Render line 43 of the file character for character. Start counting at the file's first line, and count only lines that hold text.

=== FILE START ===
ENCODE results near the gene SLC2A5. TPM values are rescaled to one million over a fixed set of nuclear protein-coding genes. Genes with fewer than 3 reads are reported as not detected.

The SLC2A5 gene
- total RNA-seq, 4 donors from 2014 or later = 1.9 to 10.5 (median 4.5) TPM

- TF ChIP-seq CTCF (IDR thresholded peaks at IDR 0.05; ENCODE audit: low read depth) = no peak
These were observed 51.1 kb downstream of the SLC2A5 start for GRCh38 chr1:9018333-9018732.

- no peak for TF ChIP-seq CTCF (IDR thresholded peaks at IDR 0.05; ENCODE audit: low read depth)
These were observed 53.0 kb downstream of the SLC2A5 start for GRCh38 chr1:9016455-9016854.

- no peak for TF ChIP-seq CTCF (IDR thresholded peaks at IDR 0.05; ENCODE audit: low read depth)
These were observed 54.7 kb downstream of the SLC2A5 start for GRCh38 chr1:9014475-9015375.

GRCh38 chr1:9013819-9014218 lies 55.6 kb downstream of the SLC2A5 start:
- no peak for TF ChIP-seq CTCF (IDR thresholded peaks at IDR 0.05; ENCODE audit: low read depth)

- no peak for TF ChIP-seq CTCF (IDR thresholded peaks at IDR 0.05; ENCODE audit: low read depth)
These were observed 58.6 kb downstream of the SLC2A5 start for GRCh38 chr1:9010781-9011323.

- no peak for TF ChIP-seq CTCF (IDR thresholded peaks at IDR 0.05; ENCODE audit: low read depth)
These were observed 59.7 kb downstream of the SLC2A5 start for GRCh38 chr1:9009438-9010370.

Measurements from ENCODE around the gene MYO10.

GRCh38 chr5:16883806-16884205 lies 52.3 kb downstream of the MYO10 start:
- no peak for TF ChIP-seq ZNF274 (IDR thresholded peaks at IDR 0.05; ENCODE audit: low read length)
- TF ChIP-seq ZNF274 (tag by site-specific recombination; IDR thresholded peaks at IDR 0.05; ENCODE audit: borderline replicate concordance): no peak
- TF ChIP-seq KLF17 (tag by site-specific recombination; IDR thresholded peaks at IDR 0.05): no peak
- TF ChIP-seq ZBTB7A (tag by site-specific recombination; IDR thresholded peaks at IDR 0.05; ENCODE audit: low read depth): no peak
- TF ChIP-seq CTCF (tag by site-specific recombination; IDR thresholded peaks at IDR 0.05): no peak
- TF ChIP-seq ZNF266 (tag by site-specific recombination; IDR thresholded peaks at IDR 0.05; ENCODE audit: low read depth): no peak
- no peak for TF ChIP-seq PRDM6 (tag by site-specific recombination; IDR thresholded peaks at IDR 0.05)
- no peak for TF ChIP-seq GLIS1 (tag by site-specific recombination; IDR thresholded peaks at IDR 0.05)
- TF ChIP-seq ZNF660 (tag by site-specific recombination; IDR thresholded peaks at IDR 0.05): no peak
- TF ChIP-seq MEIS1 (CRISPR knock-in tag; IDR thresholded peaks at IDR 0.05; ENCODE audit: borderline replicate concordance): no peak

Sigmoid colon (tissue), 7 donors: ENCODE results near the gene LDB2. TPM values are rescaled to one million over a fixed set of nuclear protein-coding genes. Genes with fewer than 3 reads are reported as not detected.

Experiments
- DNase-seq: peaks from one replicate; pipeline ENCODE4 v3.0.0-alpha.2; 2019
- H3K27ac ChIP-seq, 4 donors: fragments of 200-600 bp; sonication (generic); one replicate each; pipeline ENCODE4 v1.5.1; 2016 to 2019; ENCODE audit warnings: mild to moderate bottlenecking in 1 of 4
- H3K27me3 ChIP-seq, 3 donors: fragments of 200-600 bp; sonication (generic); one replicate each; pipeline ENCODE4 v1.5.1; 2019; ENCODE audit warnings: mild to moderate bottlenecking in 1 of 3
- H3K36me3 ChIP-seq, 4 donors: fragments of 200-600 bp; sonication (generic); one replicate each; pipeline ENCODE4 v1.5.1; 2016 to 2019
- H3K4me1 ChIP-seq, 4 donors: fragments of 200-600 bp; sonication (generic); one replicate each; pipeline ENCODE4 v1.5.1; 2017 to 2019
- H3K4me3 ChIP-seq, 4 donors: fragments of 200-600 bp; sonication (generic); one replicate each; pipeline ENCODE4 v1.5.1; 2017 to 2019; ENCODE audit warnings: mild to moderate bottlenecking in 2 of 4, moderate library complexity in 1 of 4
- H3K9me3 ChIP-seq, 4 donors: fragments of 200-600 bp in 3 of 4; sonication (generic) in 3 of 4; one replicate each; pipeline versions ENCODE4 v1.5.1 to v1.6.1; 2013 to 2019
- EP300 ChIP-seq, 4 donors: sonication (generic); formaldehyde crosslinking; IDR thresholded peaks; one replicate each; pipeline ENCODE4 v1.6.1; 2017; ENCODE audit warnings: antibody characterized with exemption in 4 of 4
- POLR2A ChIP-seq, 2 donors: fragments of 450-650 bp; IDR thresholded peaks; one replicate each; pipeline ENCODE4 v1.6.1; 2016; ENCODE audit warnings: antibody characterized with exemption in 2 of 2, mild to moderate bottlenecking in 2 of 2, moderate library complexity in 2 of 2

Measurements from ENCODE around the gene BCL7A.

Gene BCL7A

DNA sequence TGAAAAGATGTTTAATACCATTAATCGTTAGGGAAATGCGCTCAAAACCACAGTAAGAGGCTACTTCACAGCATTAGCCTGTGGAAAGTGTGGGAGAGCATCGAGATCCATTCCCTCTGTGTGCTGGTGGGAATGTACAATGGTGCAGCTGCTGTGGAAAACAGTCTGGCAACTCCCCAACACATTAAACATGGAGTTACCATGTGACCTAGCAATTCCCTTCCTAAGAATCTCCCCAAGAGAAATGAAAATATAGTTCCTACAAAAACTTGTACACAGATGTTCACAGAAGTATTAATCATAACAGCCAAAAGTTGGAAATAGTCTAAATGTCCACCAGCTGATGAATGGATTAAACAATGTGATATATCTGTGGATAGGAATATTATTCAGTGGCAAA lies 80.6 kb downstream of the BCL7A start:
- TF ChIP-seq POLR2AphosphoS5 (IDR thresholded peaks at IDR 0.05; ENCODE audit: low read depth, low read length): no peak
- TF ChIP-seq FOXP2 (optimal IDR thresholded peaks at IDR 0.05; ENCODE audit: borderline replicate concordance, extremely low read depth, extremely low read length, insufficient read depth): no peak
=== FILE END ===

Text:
- TF ChIP-seq FOXP2 (optimal IDR thresholded peaks at IDR 0.05; ENCODE audit: borderline replicate concordance, extremely low read depth, extremely low read length, insufficient read depth): no peak